The wreck of the SS Atala
About 9:00pm on Friday 2 October, 1925 the SS Atala a small steamship, originally an American built minesweeper, belonging to the Vicomte Le Guales de Mezambran and operated by Le Ligne Maritime France-Jersey struck rocks off the south east coast of Jersey. It had left St Malo for Jersey just after 5:00pm with a crew of twelve and two passengers, Mr JF Dutot and Mr J Jerrom. The cargo included three racehorses bought by Mr Jerrom for Mr PG Poingdestre of Ann Street, St Helier and two motorcars.
They had encountered thick fog north of the Minquiers and misjudged their position when they struck rocks and ran aground. Almost immediately the ship began gaining water which was forcing its way through a 27ft gash in the starboard side. One of the lifeboats was put over the side and the two passengers along with six of the crew M. Durand, the mate, Charles Gezequel, the chief engineer, Louis Courre, a stoker, Joseph Philippe and Allain Mat, seamen and René Grimauly, the cook - got in. It took them three hours rowing against winds and currents to reach shore. They landed at La Hocq where they went to the hotel to ask for help. The French company's agent M Buesnel immediately went to the hotel and the States tug went in search of the stricken vessel.
Captain Gicquel, P Cadiou, the engineer, Marcel Morin a stoker and two other sailors and the "mousse" remained on board the Atala which had freed itself and was drifting towards the Seymour Tower. It struck a second rock about two miles from where the initial accident had happened. The men left the vessel about 4:00am and rowed to Gorey. By the time the tug came across the wreck only the funnel and wheelhouse were sticking out above the water. The three racehorse all drowned, one of them was washed up in Bouley Bay.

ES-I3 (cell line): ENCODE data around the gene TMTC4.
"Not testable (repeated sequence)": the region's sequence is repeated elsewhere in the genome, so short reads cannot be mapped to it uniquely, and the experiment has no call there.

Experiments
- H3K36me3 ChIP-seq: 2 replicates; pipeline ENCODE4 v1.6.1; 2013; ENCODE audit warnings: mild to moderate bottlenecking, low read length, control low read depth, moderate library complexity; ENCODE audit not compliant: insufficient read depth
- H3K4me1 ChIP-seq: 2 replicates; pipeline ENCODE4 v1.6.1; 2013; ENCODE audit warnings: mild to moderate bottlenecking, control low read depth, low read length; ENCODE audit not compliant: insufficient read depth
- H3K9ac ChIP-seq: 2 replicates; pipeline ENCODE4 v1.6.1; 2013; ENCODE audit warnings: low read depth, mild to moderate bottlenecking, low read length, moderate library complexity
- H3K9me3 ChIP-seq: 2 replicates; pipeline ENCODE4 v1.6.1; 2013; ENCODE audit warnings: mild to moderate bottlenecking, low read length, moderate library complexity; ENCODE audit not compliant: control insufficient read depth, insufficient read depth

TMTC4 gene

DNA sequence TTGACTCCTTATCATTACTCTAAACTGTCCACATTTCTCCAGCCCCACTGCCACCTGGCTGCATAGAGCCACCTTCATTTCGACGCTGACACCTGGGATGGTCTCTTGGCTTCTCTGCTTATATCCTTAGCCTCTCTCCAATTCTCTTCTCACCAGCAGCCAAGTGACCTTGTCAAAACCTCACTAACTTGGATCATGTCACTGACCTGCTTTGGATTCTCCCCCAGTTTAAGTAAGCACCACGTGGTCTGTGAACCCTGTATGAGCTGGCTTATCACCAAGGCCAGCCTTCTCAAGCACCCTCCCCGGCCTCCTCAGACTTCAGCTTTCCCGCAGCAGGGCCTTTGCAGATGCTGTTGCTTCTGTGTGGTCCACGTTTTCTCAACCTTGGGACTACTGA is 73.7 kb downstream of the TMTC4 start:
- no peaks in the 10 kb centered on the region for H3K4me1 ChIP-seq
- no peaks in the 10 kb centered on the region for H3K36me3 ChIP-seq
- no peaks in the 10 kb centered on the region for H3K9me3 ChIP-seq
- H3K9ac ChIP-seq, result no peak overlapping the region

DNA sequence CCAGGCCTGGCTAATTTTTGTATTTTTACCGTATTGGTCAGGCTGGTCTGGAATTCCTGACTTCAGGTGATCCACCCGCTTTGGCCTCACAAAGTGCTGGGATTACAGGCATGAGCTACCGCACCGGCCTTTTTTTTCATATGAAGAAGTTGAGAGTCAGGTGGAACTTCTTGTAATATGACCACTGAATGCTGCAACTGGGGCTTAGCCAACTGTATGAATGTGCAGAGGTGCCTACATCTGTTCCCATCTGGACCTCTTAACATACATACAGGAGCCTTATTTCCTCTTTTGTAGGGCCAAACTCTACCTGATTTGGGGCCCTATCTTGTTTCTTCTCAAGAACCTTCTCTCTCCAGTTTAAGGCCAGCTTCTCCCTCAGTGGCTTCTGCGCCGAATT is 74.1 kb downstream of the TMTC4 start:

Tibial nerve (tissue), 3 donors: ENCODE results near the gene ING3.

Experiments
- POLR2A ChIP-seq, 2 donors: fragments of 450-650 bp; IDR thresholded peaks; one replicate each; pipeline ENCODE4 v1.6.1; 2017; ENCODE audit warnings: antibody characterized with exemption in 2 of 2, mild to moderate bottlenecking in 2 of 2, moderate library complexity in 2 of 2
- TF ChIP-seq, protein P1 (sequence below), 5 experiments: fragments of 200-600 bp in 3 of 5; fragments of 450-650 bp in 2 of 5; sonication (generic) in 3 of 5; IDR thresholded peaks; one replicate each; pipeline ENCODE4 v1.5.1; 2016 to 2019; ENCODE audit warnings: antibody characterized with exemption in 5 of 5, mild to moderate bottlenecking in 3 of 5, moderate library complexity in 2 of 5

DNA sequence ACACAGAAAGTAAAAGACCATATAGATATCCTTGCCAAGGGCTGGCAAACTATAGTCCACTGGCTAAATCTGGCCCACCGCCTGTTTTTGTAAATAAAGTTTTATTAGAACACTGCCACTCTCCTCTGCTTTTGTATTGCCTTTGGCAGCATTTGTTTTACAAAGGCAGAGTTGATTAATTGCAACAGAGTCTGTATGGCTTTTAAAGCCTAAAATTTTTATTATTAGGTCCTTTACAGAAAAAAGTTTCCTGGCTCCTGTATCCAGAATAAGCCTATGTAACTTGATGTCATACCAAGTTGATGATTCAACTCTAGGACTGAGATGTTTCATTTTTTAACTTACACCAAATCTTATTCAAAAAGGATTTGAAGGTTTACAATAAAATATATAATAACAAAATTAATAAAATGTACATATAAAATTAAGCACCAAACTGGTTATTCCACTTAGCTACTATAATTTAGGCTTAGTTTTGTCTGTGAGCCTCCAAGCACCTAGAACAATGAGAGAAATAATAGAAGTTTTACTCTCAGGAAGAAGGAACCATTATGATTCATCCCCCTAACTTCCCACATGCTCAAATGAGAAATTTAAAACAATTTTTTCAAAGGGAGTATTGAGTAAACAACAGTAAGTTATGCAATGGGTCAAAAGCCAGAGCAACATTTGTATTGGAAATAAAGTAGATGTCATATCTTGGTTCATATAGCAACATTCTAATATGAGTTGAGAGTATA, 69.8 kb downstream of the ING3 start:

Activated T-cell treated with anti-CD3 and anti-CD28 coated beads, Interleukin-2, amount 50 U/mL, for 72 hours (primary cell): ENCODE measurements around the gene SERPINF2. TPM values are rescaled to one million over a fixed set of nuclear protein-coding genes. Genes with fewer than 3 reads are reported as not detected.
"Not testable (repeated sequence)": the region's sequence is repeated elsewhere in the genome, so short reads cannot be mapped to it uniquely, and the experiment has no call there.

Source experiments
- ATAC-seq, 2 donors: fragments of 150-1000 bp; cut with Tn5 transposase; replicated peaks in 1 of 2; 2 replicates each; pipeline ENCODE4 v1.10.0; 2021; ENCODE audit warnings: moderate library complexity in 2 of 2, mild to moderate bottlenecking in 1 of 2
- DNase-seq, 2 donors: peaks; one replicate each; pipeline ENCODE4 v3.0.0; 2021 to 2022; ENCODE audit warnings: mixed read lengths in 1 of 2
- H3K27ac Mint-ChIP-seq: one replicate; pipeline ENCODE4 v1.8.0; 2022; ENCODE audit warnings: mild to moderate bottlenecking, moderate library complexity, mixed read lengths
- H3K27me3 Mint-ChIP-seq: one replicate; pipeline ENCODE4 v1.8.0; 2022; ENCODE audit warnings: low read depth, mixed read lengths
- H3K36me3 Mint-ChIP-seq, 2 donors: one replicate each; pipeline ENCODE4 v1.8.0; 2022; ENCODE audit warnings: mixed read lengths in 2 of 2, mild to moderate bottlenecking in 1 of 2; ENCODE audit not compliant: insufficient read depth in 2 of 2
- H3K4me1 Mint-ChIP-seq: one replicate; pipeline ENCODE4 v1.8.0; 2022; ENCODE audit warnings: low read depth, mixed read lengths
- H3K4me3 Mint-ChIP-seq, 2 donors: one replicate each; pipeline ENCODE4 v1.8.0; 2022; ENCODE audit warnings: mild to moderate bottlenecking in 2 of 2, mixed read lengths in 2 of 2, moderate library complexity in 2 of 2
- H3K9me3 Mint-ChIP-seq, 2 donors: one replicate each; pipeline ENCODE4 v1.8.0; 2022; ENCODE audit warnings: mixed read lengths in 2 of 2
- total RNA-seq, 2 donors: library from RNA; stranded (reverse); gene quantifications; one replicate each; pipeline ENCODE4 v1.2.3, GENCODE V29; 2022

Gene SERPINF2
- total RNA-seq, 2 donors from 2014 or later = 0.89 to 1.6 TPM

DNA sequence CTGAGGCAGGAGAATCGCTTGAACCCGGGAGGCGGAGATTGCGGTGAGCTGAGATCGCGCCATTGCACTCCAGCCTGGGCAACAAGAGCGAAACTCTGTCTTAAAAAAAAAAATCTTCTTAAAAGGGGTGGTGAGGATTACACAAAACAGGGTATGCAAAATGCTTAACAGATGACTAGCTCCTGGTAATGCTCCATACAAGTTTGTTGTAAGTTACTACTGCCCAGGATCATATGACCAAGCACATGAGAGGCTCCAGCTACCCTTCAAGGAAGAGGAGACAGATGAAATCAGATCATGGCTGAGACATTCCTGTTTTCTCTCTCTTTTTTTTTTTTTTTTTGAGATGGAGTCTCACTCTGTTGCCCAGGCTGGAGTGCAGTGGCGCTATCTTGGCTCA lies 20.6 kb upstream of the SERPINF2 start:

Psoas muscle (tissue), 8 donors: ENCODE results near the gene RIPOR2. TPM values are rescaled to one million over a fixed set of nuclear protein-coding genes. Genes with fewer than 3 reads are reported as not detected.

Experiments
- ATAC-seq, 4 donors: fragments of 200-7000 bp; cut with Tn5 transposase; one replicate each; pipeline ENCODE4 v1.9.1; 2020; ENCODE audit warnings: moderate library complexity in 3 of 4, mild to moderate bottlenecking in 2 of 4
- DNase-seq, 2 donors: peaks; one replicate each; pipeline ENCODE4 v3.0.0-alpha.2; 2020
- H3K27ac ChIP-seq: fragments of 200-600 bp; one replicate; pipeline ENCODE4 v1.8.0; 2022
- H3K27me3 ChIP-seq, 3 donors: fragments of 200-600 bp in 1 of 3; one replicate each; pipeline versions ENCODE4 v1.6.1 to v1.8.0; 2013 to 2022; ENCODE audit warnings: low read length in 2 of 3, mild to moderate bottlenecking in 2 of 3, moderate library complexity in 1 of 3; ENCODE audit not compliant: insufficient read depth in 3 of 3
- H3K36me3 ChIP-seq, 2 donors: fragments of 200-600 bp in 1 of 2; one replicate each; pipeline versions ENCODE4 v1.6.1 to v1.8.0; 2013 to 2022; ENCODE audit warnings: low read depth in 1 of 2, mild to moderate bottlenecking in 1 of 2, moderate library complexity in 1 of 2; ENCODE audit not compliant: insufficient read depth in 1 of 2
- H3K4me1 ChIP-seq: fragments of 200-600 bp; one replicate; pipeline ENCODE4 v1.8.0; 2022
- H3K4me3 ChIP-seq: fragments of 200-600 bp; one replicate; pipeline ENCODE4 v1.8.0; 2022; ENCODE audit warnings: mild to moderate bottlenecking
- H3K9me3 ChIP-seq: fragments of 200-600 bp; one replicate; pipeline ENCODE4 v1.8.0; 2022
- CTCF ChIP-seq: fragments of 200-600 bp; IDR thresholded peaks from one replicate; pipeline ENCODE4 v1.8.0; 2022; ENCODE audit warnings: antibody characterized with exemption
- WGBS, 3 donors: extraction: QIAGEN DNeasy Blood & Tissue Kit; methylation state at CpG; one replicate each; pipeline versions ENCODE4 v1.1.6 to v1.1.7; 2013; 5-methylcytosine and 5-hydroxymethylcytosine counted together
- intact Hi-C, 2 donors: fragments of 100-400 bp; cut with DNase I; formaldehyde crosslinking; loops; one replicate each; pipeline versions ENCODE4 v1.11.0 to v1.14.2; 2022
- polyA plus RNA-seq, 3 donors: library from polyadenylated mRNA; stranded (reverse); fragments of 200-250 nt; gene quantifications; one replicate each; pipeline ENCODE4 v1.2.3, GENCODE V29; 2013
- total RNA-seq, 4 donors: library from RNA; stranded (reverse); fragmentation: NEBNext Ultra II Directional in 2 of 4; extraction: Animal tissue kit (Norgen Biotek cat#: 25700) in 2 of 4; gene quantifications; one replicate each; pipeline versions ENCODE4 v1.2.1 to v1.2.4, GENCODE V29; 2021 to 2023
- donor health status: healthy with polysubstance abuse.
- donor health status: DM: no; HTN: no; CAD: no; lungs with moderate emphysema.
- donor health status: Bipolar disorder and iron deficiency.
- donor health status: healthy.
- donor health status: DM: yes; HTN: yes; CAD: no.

Later on the Saturday, October 3, when the tide dropped the crew retrieved most of their belongings and work started on repairing the damage. Captain Gicquel, Mr Buesnel and a farmer, Mr Perredes approached Albert Barnes of Barnes Garage in New Street to repair the damage.
Using the Lloyd agent Harold Benest's boat (the Diana) as a work platform they found the Atala on a sandbank. She had a gash 27 feet long from which water squirted like a fountain. In order to repair the gash it was necessary to empty the vessel of water so an 18" square was cut out of the hull. When they returned on the next low tide the Atala had emptied herself. This allowed the damage to be repaired and a new plate welded over the draining square. When they returned the following day she was riding to her anchor.
She was towed into Gorey harbour by Captain Marret in the steamer Corbière. After the legal wranglings over salvage costs Albert Barnes was awarded £80 by the French insurance company.
Among those who helped Mr Barnes were Frank Le Quesne, Frank Lawrence, Eddie Ahier, Harold Benest and Gilbert More, the father of actor Kenneth More. When the Atala arrived in Gorey just after 8:00 am on October 8 she presented a sorry picture. Her funnel and wheelhouse had both gone, iron stanchions were bent back, the cargo was submerged.
The last phase of the story took place on 23 November, 1925 when the Atala was towed to her home-port of St Malo by the SS St Brieuc to be broken up.
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